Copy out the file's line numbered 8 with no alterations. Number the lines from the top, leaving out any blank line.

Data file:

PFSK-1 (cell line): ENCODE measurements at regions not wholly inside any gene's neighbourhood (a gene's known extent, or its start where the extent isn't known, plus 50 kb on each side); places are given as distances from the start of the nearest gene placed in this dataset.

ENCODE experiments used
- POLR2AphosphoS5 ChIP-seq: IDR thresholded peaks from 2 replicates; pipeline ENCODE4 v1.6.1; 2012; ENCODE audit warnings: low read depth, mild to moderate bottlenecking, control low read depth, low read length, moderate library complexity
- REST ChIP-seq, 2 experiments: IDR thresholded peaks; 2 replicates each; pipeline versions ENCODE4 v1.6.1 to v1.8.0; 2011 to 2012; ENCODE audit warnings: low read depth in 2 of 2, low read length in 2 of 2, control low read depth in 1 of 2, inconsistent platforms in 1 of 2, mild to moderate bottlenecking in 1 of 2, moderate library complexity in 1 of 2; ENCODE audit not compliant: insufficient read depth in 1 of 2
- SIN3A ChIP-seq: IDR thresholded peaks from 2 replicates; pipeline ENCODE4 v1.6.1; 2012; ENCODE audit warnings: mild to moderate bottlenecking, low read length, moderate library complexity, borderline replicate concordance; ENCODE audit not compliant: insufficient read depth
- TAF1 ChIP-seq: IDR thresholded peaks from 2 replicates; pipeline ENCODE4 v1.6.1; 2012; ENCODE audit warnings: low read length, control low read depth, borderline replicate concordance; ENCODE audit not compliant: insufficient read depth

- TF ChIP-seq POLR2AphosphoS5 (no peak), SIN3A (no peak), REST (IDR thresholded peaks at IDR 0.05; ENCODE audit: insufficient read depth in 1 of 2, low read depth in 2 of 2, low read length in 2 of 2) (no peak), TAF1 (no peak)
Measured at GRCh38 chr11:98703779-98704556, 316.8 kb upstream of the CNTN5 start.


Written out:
Measured at GRCh38 chr11:98703779-98704556, 316.8 kb upstream of the CNTN5 start.